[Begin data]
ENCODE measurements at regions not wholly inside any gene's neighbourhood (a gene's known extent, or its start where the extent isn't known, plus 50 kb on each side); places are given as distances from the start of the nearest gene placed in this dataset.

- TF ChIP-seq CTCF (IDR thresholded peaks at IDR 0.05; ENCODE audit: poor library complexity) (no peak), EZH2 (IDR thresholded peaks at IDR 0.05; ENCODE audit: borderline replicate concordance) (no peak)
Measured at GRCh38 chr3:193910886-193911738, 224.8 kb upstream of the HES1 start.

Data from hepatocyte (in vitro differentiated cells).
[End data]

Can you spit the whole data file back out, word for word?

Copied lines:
ENCODE measurements at regions not wholly inside any gene's neighbourhood (a gene's known extent, or its start where the extent isn't known, plus 50 kb on each side); places are given as distances from the start of the nearest gene placed in this dataset.

- TF ChIP-seq CTCF (IDR thresholded peaks at IDR 0.05; ENCODE audit: poor library complexity) (no peak), EZH2 (IDR thresholded peaks at IDR 0.05; ENCODE audit: borderline replicate concordance) (no peak)
Measured at GRCh38 chr3:193910886-193911738, 224.8 kb upstream of the HES1 start.

Data from hepatocyte (in vitro differentiated cells).